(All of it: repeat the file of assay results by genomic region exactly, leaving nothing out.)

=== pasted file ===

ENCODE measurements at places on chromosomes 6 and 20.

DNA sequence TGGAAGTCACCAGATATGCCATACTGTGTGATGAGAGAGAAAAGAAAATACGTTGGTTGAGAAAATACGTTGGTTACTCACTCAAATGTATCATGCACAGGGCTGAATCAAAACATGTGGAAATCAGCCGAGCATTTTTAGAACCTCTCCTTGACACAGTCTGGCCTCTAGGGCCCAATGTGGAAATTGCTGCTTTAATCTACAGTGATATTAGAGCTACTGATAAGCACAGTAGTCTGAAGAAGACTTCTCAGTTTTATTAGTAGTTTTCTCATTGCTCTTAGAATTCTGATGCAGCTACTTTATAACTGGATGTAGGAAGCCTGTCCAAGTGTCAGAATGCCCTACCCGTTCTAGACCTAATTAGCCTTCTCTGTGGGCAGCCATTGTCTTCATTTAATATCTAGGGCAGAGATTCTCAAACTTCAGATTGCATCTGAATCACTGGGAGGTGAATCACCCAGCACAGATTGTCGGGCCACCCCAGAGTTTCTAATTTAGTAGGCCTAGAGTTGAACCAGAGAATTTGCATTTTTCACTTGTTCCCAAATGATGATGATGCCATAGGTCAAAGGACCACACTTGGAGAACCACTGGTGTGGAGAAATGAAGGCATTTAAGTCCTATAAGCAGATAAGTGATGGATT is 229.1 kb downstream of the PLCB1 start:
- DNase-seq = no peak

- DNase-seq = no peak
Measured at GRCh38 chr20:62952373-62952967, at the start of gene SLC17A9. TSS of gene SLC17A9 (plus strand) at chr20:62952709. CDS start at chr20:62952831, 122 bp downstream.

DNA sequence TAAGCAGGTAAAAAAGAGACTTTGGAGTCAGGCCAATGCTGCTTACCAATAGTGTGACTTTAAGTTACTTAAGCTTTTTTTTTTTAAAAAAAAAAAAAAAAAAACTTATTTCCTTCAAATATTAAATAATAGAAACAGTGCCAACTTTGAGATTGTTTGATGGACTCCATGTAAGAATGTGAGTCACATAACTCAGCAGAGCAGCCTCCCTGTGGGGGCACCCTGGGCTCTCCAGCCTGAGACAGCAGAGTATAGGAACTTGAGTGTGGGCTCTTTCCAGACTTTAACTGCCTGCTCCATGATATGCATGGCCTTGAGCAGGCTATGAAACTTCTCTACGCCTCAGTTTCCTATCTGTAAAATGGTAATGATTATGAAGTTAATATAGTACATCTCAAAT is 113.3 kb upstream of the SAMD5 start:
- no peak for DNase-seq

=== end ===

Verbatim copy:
ENCODE measurements at places on chromosomes 6 and 20.

DNA sequence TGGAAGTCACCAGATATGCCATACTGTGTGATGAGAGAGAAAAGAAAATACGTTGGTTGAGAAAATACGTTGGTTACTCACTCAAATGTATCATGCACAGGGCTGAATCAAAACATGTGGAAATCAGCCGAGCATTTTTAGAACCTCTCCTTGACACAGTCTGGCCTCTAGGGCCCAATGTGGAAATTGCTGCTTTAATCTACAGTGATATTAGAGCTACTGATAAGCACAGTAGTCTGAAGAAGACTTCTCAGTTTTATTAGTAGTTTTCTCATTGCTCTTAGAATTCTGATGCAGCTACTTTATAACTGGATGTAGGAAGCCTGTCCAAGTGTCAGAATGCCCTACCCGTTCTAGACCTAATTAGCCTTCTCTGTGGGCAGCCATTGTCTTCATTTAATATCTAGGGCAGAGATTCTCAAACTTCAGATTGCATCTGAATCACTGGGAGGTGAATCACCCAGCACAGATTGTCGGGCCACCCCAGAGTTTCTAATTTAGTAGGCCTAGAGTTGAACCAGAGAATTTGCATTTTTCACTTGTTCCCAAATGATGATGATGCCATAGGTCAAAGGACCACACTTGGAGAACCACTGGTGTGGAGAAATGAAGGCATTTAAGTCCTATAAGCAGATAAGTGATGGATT is 229.1 kb downstream of the PLCB1 start:
- DNase-seq = no peak

- DNase-seq = no peak
Measured at GRCh38 chr20:62952373-62952967, at the start of gene SLC17A9. TSS of gene SLC17A9 (plus strand) at chr20:62952709. CDS start at chr20:62952831, 122 bp downstream.

DNA sequence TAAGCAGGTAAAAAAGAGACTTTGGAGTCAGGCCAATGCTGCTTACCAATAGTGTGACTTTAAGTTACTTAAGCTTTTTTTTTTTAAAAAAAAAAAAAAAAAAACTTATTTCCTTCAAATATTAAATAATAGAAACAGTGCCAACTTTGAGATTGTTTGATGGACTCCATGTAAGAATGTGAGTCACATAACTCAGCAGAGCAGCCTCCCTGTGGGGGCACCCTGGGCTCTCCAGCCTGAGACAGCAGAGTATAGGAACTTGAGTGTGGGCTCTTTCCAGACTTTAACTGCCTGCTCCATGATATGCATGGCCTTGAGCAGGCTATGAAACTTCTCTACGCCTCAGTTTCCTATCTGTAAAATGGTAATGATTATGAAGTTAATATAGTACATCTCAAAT is 113.3 kb upstream of the SAMD5 start:
- no peak for DNase-seq